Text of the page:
Do We Really Need a Professor to State the Obvious?

 


I laughed when I read the CBC's summary of Canada's 4-step climate policy over the last quarter century.

    1. Set an ambitious goal

    2. Largely maintain the status quo

    3. Miss goal

    4. Set new goal

That's about it. Empty promises. So much hot air. I won't equate Justin Trudeau to Stephen Harper but, when it comes to results, are they really that different? After all, Trudeau not only made the new Trans Mountain pipeline a reality, he did it on the taxpayers' dime.

Mother Corp also has the solution to Canada's backsliding, courtesy of Simon Fraser prof, Thomas Gunton.

    1. Set binding targets for emissions cuts

    2. End subsidies to the fossil fuel industry

Nothing new there. The UK adopted binding targets years ago. That's given the credit for Britain's emissions record, one of the best in the developed world.


Canada's record is near the bottom of the pack. Our emissions are the third highest per capita among developed countries and we have the second worst record in reducing emissions among the G7 nations.

And the most recent UN Emissions Gap report warns that, even if all countries fully implement their proposed GHG reduction policies, the world is on course for a temperature rise of 2.7 C, almost double the Paris goal of 1.5 C. Clearly, more work needs to be done.

...as Canada's poor record in meeting past targets shows, targets mean nothing if you do not achieve them. Therefore, the next priority is to develop a plan that is independently verified to meet the targets and one of the steps in independent verification is to direct the Canadian Energy Regulator to model a net zero plan for Canada.

The sticking point - Canada's energy sector.

Gunton outlines various steps promoted by the International Energy Agency that can be taken to cut emissions such as mandating more electrical vehicles to swing the balance away from internal combustion gas and diesel power. And making all new buildings "zero-carbon ready" by 2030.

Then comes the tricky part - decarbonizing our electricity supply and ending subsidies and supports to the fossil energy producers. You can almost hear the hairs standing up on Jason Kenney's back.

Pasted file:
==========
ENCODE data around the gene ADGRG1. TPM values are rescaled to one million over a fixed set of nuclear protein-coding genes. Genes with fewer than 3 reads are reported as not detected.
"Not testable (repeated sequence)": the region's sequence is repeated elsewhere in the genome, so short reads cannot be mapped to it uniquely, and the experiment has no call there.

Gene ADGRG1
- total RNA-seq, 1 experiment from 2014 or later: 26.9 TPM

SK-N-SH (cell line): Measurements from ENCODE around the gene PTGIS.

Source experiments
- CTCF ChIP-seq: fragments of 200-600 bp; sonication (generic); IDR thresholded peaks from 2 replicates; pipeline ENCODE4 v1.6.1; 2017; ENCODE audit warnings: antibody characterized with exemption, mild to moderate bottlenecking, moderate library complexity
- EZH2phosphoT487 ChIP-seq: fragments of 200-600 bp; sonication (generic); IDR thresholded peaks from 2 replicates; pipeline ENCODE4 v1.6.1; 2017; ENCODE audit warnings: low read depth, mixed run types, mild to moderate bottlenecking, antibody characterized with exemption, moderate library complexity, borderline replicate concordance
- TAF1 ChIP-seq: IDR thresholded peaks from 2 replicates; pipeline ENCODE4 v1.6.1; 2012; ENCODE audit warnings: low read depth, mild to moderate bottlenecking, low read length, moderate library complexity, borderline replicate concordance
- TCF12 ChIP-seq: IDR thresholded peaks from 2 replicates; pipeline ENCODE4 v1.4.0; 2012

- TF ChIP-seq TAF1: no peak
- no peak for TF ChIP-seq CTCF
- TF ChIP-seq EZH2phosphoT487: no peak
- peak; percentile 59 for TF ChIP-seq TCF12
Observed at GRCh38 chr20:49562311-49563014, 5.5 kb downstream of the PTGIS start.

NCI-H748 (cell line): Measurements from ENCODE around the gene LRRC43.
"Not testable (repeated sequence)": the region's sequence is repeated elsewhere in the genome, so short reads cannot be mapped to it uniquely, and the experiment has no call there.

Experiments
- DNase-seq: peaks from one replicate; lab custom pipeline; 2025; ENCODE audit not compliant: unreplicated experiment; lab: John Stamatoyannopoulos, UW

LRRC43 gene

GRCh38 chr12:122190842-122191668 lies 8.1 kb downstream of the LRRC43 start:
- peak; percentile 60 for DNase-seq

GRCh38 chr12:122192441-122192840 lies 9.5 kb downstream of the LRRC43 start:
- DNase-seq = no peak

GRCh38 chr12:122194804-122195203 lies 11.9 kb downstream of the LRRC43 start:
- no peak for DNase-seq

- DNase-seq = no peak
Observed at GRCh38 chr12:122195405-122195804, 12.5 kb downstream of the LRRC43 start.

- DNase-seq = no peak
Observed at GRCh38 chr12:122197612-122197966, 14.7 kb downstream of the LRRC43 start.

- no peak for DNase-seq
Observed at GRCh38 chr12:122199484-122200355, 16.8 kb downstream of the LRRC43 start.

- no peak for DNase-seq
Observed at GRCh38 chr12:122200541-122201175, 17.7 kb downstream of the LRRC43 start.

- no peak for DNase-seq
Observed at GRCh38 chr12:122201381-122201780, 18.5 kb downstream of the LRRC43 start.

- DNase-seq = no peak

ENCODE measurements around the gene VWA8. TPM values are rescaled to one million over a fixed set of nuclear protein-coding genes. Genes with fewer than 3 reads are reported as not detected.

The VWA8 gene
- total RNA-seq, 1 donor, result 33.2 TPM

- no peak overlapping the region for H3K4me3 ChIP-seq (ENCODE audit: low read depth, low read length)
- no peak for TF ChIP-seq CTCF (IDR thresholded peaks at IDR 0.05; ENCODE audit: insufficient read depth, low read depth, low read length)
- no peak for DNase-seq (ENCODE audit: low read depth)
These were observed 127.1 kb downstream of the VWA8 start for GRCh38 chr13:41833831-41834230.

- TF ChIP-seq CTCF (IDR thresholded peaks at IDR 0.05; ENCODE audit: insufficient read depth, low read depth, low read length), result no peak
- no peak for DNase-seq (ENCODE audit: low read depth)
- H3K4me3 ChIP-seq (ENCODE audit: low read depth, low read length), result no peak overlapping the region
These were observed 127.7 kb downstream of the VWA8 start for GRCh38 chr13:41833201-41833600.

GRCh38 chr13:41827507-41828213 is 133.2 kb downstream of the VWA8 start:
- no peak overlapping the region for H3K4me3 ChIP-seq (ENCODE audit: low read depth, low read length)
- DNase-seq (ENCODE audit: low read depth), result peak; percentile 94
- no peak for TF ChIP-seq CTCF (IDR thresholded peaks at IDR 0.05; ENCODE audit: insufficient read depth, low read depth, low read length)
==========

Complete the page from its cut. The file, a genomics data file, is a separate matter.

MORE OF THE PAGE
The second component of the IEA plan is to decarbonize the electricity sector by 2035. Both the Liberals and NDP have committed to this (the NDP by 2030). But our evaluation concluded that decarbonizing electricity is impeded by the replacement of coal with natural gas. The electricity sector can only be decarbonized if coal is replaced by renewables and any natural gas needed for back-up is carbon neutral.

The fourth component of the IEA plan is to immediately prohibit development of any new oil and gas fields and coal mines. This is arguably the most challenging area for Canada, given the economic significance and political influence of the fossil fuel sector and the fact that it accounts for just over one-quarter of Canada's emissions.

Alcoholics are known to go to great lengths to conceal their drinking habits. They'll lie their asses off. Canada does the same with fossil fuel subsidies. Our governments only admit to the outright transfers, a few billion a year. The International Monetary Fund has looked at all the direct and indirect benefits our government confers on the fossil fuelers and comes up with a different number - about 50 billion a year. I have never heard a Liberal or Tory government even attempt to refute that.

The IMF number is the real cost to the country and its people. It includes not just the direct handouts but the real cost to nature and our natural capital, big numbers that are never on the books. Included are the many thousand of orphan wells, the costs of which the industry is adept at putting on taxpayers' shoulders. Think of the tailing ponds of Athabasca, big enough that they're visible to the naked eye from the International Space Station.  Governments, especially Alberta's, say the industry will be responsible for those tailing ponds but where's the money? What if they bolt? Who gets left holding the bag. Why, that would be you.

Harper was one to look the other way. I get it. That's his nature. Maybe he figured all the good people would get Raptured up before we had to deal with it. The Dauphin, however, he's a different story.  He loves to wear his father's buckskin jacket but it never quite fits right.

As this month's UN Production Gap report warns, these policies to expand the fossil fuel sector are inconsistent with the goal to achieve net zero by 2050 and it is critical "that fossil fuel production start declining immediately and steeply to be consistent with limiting long-term warming to 1.5 C."

Therefore, to meet its climate objectives, it is critical that the government set binding targets and eliminate subsidies for the oil and gas sector as well as halt development of major fossil fuel infrastructure projects.


The other shoe drops. Adaptation.

A final priority is climate adaptation. Even if we are successful in meeting the Paris climate goals, the world will still experience significant climate change consequences. Therefore, Canada needs to prioritize development of comprehensive climate adaptation plans that identify the risks and develop policies to mitigate the consequences. Some work has been done in climate adaptation planning, but as the recent heat dome impacts and associated deaths show, we are ill prepared for the coming changes.

Gunton is pretty much on the money on all of this. He's right, we can do it.  If only our leaders weren't like that lion in the Wizard of Oz.

(Image: Athabasca tailing ponds from space)


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